Monday, September 8, 2014

No, the human Y chromosome does not look like a "Y"

A friend brought this news article about the evolution of the rhesus monkey Y chromosome to my attention. The primary work itself is about characterizing the gene content of the rhesus Y chromosome (a laborious, and necessary task). This particular write-up, however, is slightly frustrating for some of the (wrong) assumptions it makes, but most noticable is the image:

The picture of the "X and Y" chromosomes where the X chromosome, presumably, looks like an X, and the Y chromosome looks like a Y. If this were true, we might then assume that chromosome 1 looks like a "1" and chromsome 22 looks like a "22". None of these are true. 

All human chromosomes, even the six acrocentric chromosomes (13, 14, 15, 21, 22, and Y), look kind of like "X's" when they are duplicating, having sister chromatids (see this karyotype, a picture of chromosomes: And none of the chromosomes look like X's when they are not in the duplication process (see this image from the J. Craig Venter Institute:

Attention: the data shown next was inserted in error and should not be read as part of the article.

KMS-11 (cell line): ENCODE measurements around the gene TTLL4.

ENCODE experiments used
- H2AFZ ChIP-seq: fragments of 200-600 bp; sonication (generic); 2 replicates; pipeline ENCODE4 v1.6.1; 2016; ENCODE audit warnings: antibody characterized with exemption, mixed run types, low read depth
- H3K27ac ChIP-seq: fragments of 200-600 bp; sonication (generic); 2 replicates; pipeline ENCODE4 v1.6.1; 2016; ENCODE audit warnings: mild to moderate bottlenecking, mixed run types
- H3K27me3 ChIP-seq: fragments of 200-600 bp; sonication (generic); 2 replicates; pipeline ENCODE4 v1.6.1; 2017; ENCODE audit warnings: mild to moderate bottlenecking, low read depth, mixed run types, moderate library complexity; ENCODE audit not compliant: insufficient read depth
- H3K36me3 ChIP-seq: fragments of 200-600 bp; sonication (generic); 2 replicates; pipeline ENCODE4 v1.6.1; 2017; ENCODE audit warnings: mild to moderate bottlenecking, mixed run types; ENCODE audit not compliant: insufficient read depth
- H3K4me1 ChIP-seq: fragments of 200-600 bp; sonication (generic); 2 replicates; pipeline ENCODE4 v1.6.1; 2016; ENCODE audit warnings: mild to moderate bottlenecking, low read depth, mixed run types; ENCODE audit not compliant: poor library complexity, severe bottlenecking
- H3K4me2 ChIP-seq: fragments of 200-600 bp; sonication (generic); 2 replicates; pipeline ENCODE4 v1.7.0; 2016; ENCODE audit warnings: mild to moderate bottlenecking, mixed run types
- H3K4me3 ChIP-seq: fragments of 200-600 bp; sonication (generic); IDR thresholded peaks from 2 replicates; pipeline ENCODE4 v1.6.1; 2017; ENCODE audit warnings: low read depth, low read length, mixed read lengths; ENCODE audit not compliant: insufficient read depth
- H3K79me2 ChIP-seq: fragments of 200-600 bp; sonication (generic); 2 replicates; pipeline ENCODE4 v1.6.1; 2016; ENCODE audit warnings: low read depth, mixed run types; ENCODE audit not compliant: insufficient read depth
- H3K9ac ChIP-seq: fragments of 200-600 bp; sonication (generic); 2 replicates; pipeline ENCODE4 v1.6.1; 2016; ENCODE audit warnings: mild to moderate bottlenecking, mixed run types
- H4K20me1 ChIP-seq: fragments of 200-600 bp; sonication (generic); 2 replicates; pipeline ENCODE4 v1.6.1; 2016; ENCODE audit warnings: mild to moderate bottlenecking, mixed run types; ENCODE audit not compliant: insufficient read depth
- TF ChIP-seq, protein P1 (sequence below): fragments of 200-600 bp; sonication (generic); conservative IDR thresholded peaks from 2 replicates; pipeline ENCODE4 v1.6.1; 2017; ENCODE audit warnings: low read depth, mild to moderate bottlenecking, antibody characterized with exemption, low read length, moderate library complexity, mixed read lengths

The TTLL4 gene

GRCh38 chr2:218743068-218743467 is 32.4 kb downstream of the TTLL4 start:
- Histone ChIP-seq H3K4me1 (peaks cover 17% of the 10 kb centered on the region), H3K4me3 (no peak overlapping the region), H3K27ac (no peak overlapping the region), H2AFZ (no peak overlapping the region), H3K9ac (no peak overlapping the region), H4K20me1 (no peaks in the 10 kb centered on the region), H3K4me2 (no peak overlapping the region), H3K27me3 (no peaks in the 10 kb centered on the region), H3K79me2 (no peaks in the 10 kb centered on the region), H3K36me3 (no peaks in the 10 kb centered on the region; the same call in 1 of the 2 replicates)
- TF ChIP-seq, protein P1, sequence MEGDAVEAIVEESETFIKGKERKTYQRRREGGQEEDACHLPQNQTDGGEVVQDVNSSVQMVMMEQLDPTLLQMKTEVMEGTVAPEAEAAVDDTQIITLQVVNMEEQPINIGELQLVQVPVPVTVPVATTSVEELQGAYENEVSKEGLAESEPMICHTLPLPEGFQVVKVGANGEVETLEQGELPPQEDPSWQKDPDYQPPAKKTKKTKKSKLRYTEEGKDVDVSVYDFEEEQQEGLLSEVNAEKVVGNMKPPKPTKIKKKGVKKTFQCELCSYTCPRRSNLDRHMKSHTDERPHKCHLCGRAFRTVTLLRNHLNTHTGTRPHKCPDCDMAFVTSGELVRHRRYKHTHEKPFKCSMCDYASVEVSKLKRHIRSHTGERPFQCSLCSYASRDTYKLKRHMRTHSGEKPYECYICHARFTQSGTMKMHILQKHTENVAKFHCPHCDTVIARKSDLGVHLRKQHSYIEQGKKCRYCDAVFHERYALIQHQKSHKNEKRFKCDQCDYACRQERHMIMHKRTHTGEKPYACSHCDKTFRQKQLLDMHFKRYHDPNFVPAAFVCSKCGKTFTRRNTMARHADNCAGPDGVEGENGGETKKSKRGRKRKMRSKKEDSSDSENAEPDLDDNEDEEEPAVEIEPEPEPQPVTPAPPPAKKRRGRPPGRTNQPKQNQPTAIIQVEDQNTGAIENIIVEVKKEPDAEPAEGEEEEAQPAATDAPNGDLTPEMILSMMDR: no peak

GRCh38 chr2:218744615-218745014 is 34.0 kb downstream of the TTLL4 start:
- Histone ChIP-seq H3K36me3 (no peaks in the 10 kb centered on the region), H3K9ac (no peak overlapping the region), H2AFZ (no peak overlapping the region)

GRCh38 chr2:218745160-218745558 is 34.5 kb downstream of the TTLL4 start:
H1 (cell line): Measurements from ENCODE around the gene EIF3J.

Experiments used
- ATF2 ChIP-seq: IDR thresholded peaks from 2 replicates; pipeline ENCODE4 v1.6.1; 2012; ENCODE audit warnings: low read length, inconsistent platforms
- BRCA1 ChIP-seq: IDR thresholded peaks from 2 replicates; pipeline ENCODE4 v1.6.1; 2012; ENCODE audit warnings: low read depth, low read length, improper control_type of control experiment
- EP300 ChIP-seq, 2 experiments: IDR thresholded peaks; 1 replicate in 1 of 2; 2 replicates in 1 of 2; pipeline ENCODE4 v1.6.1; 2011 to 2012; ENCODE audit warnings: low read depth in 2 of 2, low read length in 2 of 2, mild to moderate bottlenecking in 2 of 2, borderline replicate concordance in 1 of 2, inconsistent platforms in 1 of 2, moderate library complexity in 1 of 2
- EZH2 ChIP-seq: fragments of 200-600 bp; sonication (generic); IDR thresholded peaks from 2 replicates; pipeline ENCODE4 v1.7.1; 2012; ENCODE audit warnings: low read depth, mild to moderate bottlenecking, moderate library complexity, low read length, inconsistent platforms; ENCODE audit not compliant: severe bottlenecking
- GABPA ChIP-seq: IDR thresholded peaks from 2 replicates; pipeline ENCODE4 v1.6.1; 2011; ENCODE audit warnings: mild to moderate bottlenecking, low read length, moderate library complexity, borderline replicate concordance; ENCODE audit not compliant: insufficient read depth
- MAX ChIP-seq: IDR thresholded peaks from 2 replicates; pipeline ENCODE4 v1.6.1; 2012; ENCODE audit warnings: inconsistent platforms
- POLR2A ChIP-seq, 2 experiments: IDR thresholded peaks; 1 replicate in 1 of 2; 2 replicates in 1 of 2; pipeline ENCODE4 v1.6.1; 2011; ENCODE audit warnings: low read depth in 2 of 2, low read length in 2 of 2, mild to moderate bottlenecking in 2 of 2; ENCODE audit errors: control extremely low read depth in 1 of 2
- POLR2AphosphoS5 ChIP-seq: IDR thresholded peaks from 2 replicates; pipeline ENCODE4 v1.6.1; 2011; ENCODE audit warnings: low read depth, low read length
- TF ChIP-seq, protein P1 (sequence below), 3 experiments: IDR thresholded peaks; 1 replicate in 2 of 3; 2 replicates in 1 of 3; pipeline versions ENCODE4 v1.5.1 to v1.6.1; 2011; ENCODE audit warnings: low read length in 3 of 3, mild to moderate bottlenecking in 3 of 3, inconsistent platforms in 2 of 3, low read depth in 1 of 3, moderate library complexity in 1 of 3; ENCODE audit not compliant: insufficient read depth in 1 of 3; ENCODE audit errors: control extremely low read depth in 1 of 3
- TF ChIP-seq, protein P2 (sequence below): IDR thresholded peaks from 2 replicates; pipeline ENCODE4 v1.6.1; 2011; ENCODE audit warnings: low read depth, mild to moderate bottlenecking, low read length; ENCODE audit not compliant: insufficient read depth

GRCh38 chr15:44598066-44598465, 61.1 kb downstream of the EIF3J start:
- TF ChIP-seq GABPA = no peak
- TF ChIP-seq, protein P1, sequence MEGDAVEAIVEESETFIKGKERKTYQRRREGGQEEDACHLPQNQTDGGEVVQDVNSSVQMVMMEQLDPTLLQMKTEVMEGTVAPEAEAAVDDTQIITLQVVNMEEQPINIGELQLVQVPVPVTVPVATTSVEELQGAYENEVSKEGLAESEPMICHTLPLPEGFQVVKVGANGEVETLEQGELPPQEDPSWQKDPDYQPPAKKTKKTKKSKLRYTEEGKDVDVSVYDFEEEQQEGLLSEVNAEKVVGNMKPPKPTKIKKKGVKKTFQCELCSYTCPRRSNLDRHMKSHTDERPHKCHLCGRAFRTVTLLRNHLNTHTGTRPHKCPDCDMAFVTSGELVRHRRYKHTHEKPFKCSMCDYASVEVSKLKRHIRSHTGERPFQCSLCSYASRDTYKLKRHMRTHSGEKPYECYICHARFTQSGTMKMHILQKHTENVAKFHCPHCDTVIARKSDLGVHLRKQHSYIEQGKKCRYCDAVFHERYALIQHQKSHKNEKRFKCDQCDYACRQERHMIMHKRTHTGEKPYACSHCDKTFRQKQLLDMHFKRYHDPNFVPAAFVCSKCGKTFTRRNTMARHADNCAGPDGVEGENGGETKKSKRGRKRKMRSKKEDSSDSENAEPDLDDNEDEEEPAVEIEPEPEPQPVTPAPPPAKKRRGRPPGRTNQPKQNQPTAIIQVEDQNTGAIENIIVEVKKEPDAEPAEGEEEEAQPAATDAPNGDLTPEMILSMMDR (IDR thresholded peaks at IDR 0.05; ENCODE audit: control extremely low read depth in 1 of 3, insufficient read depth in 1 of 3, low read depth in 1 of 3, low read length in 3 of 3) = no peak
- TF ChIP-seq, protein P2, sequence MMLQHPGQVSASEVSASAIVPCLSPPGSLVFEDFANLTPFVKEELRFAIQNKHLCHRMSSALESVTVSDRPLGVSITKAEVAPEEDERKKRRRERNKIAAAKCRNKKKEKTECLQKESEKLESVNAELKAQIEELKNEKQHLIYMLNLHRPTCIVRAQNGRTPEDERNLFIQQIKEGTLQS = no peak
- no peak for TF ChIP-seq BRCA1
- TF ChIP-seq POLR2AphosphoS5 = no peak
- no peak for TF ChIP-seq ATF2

Mark P said...

Some other cool things the newspaper discovered: human chromosomes are only about 200 bp long (count the rungs on the DNA ladder), most of their bulk is not DNA (maybe actually partly true), and the DNA molecules are disconnected at the centromeres. These folks need to publish and we need to re-write all the textbooks.

mathbionerd said...

Oh gosh…